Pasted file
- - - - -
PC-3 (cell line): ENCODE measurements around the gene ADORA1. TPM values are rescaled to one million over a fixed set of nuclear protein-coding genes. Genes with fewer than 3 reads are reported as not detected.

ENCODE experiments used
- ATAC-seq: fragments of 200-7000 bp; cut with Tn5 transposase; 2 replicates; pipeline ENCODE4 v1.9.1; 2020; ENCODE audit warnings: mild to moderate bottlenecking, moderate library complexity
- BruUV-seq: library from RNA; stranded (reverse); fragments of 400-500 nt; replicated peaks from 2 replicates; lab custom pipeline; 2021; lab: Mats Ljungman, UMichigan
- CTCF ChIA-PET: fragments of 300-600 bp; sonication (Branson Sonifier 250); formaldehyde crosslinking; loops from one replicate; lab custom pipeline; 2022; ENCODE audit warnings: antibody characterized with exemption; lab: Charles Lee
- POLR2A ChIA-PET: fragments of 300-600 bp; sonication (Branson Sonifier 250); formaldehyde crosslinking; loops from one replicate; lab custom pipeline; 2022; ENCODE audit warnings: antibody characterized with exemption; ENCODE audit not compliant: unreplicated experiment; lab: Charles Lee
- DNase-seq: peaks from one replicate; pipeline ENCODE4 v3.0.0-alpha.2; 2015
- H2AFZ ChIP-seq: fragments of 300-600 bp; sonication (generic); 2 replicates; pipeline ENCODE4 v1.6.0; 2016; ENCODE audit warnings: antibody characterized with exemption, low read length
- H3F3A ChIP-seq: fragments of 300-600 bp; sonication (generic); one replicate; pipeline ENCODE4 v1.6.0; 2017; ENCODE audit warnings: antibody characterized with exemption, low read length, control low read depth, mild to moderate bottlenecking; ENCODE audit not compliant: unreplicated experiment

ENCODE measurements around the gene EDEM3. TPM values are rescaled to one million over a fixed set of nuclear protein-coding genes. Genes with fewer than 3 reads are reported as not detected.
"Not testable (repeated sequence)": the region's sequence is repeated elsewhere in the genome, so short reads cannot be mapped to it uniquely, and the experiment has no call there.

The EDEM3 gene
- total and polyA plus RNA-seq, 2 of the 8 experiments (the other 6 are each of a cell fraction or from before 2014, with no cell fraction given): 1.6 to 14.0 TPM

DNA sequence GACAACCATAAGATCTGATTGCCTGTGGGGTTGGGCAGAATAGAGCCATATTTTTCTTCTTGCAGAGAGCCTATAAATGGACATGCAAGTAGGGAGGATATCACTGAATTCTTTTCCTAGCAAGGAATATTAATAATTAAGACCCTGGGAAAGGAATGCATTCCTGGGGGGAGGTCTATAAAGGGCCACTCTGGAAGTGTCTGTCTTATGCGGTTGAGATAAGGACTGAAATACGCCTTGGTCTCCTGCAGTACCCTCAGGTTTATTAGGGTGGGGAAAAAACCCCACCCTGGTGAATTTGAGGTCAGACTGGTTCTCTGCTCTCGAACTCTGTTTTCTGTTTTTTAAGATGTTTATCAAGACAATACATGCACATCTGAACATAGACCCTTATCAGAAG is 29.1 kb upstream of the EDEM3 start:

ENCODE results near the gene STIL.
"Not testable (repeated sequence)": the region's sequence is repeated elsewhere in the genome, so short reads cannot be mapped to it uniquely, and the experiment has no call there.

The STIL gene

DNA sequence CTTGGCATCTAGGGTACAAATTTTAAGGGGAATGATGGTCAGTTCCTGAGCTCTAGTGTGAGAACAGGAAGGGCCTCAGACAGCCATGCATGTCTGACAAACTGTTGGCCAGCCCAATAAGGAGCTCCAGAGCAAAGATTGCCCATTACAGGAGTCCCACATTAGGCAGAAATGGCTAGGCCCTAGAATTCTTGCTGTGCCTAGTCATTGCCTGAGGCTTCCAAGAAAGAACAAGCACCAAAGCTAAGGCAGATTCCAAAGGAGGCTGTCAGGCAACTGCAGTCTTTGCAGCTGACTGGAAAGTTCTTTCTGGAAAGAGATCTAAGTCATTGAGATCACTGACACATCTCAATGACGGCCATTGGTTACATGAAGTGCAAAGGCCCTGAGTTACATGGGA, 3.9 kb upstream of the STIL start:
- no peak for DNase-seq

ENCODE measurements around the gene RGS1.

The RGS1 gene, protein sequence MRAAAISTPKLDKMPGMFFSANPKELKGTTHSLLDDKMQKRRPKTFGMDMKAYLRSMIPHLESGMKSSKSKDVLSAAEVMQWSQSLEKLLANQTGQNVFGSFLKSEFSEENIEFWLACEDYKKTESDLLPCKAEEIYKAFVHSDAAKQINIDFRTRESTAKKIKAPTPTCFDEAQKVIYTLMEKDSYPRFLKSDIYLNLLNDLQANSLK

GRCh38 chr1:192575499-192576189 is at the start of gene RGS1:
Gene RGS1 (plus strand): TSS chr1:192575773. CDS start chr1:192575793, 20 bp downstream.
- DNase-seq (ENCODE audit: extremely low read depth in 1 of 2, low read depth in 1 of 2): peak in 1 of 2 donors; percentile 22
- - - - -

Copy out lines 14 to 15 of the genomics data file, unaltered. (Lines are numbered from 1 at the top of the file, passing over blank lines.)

DNA sequence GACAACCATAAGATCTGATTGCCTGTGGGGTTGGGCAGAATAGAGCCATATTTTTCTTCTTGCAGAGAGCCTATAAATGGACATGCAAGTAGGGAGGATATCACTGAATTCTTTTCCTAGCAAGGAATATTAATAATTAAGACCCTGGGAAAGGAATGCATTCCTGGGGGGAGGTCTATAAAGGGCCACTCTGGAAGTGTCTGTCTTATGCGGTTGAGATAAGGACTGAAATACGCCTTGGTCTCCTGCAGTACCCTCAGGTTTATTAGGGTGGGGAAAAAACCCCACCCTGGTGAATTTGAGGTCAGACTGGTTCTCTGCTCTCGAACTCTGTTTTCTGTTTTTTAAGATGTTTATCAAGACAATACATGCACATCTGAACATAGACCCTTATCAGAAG is 29.1 kb upstream of the EDEM3 start:

ENCODE results near the gene STIL.